Wine Online: "Tate The Great"...Maybe

Iowa has produced many outstanding quarterbacks over the years, but some of the best were not starters as sophomores.

Two played for Coach Forest Evashevski nearly 50 years ago. Kenny Ploen (1956) and Randy Duncan (1958) were both all-Americans and Big Ten most-valuable players who led their teams to conference titles and decisive Rose Bowl victories. But neither started as a sophomore.

Chuck Hartlieb was all-Big Ten in 1987 and 1988 and owns many of Iowa’s passing records. He quarterbacked the Hawkeyes to a Holiday Bowl victory as a junior and the Peach Bowl as a senior. He did not start a sophomore.

As a senior in 2002, Brad Banks quarterbacked the Hawkeyes to the Big Ten championship and an Orange Bowl berth. His many honors that year included being named the Associated Press Player of the Year. Banks came to Iowa from junior college and did not start until his senior season.

Which brings us to Drew Tate, who will call signals for the Hawkeyes at the Capital One Bowl in Orlando on New Year’s Day. Tate is only the second Iowa quarterback in history to be named all-Big Ten as a sophomore.

The other is Chuck Long, who was the Big Ten’s best quarterback for three straight seasons beginning in 1983, a year before Tate was born. Long went on to become the first Big Ten quarterback to pass for 10,000 yards. As a senior, he led the Iowa to a Big Ten championship and was a consensus all-American.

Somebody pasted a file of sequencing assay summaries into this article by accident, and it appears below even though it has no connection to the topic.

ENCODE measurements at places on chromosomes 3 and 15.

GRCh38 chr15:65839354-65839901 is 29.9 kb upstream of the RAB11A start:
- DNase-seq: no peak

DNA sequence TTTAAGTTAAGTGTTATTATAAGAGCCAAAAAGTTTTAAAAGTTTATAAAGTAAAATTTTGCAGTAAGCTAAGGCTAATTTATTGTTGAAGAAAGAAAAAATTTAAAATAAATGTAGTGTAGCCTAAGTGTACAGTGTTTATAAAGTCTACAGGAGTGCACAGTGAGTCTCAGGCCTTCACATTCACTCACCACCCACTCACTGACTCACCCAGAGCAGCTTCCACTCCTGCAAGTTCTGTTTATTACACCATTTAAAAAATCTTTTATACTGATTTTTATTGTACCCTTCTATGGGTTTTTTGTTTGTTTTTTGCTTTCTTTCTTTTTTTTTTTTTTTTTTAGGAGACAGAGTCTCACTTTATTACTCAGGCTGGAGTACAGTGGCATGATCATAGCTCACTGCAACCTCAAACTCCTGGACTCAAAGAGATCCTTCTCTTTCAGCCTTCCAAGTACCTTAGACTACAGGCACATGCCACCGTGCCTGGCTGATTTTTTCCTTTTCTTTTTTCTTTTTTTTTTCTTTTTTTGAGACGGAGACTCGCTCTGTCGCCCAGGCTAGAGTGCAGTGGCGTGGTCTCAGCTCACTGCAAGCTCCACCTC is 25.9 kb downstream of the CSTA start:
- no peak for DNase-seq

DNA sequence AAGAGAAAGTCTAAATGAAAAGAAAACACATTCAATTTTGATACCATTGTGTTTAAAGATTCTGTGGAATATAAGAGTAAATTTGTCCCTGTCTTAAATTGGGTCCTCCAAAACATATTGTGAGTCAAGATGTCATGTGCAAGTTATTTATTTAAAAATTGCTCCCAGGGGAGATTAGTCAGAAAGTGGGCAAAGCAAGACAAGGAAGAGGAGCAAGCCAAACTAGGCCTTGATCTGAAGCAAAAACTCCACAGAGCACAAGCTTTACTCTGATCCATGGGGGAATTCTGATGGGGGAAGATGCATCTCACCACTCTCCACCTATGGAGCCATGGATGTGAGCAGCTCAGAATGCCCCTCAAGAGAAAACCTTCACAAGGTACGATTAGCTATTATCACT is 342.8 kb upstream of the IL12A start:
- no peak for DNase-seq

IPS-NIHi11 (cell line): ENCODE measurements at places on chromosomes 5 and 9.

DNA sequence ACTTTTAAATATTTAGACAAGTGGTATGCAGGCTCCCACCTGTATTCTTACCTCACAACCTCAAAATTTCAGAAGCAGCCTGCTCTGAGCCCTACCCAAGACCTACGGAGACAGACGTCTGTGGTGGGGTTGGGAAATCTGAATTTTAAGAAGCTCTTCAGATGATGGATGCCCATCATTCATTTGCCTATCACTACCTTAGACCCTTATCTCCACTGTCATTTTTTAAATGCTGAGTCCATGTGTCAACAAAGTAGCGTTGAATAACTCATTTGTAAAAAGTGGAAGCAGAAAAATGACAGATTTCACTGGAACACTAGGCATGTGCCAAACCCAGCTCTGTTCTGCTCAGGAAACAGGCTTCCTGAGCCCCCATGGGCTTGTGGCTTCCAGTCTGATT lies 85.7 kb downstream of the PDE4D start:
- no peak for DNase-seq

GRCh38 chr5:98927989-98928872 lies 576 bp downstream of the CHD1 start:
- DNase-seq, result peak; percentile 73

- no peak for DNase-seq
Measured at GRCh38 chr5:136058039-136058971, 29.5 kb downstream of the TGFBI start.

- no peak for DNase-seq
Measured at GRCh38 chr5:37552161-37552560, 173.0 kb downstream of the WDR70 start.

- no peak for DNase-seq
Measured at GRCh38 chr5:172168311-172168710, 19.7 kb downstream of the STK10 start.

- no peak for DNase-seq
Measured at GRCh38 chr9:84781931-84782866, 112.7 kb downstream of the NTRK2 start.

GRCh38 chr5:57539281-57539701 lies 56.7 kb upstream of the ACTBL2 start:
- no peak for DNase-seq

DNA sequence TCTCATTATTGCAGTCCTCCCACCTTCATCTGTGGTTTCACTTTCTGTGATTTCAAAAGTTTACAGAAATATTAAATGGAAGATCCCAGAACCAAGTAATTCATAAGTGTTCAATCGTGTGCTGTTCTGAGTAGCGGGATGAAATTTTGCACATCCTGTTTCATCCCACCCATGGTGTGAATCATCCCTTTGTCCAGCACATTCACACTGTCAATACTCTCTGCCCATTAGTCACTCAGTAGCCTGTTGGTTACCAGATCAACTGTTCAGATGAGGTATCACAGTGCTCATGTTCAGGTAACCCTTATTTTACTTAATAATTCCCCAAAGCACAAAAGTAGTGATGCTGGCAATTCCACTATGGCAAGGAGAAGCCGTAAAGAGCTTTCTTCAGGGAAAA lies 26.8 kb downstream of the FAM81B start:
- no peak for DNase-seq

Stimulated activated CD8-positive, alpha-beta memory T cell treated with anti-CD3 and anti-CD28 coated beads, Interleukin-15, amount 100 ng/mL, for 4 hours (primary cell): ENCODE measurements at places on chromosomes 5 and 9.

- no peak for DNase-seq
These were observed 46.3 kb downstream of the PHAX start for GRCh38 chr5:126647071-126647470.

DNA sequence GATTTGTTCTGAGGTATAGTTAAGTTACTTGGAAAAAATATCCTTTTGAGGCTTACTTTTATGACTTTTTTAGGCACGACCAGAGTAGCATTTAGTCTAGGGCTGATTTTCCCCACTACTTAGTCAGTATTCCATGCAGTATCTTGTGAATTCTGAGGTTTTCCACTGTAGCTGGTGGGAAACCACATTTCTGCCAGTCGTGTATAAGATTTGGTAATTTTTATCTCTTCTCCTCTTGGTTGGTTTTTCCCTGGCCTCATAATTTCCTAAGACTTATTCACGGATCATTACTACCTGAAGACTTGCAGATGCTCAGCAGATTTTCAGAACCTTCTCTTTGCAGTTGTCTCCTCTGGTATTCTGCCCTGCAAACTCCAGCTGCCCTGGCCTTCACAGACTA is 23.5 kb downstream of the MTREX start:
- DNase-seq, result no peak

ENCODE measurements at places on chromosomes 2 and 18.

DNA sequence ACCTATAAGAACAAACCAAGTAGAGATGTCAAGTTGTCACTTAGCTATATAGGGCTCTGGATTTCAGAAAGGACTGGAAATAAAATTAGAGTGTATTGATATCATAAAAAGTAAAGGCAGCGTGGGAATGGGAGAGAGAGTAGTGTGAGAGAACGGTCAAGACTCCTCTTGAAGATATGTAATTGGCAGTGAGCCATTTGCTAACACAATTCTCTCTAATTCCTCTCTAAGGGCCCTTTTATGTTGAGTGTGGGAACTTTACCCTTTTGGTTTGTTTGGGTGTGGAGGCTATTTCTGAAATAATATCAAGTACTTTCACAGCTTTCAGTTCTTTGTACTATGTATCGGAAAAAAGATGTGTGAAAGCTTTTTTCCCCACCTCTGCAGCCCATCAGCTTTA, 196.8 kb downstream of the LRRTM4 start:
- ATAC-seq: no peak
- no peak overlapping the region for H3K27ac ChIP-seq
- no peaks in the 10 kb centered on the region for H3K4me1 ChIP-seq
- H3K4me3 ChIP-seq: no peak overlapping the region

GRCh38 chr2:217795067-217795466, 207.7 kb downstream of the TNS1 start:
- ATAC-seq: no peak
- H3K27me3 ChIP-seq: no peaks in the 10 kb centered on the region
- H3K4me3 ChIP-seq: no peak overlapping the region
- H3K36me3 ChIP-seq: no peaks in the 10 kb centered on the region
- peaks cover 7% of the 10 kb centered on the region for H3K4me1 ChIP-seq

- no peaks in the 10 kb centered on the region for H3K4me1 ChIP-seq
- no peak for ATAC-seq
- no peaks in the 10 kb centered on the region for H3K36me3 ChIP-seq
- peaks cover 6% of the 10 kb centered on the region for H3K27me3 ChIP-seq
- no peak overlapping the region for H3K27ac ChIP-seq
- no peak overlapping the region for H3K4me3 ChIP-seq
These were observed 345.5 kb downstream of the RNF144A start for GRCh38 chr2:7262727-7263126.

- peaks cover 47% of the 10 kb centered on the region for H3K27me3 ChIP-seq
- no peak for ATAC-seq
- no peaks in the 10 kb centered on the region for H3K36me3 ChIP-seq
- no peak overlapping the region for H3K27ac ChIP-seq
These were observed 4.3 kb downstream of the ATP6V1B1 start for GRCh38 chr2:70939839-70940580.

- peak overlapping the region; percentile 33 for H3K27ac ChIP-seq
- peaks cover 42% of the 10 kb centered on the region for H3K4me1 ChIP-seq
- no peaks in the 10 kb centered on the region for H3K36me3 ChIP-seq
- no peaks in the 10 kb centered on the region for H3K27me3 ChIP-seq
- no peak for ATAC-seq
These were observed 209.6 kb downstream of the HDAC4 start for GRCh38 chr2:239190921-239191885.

This is not intended to put pressure on Tate, or to suggest he is the next Chuck Long. But in comparing Tate’s passing statistics this year to Long’s in 1983, Tate is ahead in nearly every category.

Tate has more completions for more touchdowns, and has thrown for a better percentage than any sophomore in Iowa history. Barring injury or a steel-curtain defense by LSU, Iowa’s opponent at Orlando, Tate will finish the season with the most yards passing. (See statistics below.)

Long was the first of Hayden Fry’s great run of quarterbacks. Over a 10-year period, the all-conference quarterback was a Hawkeye seven times. Hartlieb and Matt Rodgers each won the honor twice.

Like Long, Rodgers started as a sophomore and quarterbacked the Hawkeyes to a Big Ten title in 1990, his junior year. He also played a big part in a Holiday Bowl victory the following season.

Matt Sherman was also a three-year starter for Fry and quarterbacked Iowa to decisive victories in the Sun Bowl in 1995 and the Alamo Bowl the following season. Iowa got another Sun Bowl bid in 1997, Sherman’s senior year.

Iowa had a strong running game in the sophomore seasons of Long, Rodgers and Sherman. Owen Gill and Eddie Phillips combined for some 1,500 rushing yards in 1983. Nick Bell was named the Big Ten’s MVP in 1990 when he ran for more than 1,000 yards. Sedrick Shaw rushed for a school record 1,477 yards in 1995.

Iowa’s 2004 offense has been one-dimensional by necessity. Knee injuries ended the season for the top four running backs, leaving Coach Kirk Ferentz with an offense that relies heavily on the forward pass. But Tate accepted the challenge and became the first sophomore in school history to quarterback Iowa to a Big Ten championship.

Here are the passing statistics of Iowa’s four sophomore quarterbacks:

               Year     Comp-Att        Pct.     Yards   Int.      TD
Chuck Long 1983 157-265 .592 2,601 12 14
Matt Rodgers 1989 178-312 .571 2,222 13 12
Matt Sherman 1995 170-295 .576 2,567 15 14
Drew Tate 2004 213-343 .621 2,499 12 18="http:>